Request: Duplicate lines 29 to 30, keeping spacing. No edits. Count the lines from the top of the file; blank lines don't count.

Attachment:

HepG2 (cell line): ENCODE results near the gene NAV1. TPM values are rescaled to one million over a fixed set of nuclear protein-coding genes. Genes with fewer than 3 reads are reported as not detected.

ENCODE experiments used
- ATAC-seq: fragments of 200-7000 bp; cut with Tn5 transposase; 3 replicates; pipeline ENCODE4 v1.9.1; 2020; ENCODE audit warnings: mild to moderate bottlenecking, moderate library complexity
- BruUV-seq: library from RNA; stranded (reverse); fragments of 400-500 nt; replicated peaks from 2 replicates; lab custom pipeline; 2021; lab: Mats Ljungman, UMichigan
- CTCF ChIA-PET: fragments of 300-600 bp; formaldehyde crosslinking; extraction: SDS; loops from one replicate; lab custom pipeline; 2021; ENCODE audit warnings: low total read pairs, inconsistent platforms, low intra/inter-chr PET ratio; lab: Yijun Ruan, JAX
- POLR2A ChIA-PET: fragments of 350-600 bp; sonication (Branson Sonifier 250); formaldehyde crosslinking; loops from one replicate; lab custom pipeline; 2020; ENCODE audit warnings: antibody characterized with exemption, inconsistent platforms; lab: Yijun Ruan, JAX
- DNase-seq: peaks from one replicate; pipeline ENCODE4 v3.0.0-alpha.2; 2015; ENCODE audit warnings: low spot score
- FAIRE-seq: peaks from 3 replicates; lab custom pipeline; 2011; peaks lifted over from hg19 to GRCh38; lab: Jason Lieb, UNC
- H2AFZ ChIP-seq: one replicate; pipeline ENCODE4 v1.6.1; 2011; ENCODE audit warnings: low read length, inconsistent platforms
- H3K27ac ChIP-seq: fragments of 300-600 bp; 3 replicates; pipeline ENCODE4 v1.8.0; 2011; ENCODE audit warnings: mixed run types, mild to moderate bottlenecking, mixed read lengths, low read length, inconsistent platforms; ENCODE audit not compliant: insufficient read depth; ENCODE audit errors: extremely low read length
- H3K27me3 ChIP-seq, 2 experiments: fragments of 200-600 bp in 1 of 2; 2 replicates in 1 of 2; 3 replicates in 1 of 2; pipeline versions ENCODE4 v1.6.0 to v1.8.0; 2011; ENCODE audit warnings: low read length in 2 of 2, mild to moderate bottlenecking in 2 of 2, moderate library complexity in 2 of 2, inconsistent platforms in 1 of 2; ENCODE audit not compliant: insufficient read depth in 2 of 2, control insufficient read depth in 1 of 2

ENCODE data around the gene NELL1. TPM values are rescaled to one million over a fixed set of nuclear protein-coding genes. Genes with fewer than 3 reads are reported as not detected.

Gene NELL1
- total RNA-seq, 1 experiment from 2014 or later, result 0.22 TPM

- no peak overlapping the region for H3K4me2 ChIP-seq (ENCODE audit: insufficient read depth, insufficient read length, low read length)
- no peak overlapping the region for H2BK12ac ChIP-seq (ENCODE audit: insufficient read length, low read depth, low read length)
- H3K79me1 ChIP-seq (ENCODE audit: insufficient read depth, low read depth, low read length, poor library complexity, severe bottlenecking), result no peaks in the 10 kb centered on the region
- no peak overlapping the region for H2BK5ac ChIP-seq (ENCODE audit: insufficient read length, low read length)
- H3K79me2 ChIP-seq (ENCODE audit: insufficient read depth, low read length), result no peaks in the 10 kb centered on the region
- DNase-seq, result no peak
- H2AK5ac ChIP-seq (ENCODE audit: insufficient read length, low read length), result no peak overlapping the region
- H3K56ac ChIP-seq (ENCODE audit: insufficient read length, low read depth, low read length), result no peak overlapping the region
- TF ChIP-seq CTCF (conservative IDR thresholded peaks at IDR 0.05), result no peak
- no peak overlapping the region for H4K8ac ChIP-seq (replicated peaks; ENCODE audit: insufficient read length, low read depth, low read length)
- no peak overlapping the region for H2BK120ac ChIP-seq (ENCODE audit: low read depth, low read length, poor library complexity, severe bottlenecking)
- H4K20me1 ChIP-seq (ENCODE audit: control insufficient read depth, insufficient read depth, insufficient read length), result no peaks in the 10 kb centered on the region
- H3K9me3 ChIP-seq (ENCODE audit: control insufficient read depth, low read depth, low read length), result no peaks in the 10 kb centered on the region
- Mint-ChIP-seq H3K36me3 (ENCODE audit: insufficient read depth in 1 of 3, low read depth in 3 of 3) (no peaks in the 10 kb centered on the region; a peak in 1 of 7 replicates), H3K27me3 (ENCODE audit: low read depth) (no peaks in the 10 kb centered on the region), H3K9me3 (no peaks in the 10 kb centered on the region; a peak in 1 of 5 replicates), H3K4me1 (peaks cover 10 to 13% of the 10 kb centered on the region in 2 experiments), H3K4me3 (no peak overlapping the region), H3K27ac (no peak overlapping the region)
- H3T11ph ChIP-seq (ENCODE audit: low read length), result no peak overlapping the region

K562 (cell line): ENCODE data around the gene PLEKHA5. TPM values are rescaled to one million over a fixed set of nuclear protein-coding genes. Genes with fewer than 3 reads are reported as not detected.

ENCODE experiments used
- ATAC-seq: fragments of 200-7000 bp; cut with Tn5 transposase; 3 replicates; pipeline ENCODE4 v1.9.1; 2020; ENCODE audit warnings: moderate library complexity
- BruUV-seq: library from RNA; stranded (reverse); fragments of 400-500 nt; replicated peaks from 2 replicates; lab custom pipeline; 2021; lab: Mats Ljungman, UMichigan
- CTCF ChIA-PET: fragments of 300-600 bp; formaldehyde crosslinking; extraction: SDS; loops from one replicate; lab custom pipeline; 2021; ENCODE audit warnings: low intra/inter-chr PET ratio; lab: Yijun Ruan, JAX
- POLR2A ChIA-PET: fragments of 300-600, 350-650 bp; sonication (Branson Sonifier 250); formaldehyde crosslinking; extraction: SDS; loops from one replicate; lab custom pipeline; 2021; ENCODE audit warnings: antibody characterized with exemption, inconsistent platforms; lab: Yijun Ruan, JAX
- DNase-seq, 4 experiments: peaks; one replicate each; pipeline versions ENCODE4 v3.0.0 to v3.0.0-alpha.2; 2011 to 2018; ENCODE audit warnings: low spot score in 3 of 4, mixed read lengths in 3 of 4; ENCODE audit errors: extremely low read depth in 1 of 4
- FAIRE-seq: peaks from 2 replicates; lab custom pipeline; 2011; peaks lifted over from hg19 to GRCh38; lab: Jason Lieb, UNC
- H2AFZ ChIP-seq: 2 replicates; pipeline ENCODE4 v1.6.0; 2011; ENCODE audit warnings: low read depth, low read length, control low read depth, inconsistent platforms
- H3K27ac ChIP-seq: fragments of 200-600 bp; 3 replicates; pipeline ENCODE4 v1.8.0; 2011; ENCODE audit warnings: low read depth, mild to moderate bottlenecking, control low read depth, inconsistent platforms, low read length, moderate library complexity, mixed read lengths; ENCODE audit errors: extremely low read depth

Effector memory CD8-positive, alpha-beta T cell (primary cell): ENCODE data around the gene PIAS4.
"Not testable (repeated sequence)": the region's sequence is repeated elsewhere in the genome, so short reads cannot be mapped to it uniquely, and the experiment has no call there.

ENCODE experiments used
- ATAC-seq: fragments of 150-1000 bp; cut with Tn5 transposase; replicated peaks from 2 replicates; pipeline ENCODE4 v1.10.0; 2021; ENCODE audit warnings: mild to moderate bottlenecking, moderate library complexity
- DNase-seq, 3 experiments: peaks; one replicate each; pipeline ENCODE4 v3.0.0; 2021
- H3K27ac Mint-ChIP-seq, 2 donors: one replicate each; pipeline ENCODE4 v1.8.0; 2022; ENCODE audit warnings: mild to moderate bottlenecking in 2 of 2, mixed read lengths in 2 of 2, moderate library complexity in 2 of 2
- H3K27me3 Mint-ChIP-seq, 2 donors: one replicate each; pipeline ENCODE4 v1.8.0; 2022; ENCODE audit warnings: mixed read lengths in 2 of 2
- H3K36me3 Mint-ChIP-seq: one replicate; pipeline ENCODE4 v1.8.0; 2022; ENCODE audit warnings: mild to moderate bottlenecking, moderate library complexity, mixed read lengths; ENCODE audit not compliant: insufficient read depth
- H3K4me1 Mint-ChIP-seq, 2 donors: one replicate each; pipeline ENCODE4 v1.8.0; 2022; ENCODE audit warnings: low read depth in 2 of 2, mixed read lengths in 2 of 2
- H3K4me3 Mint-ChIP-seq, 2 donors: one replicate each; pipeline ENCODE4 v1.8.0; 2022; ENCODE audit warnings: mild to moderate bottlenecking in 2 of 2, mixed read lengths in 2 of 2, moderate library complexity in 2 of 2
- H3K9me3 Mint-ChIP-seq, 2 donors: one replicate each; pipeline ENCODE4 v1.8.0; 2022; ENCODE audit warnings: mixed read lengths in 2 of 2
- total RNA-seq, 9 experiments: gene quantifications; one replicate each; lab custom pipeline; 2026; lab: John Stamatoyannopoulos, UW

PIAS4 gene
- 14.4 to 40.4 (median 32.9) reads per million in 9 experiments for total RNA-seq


- H3T11ph ChIP-seq (ENCODE audit: low read length), result no peak overlapping the region

K562 (cell line): ENCODE data around the gene PLEKHA5. TPM values are rescaled to one million over a fixed set of nuclear protein-coding genes. Genes with fewer than 3 reads are reported as not detected.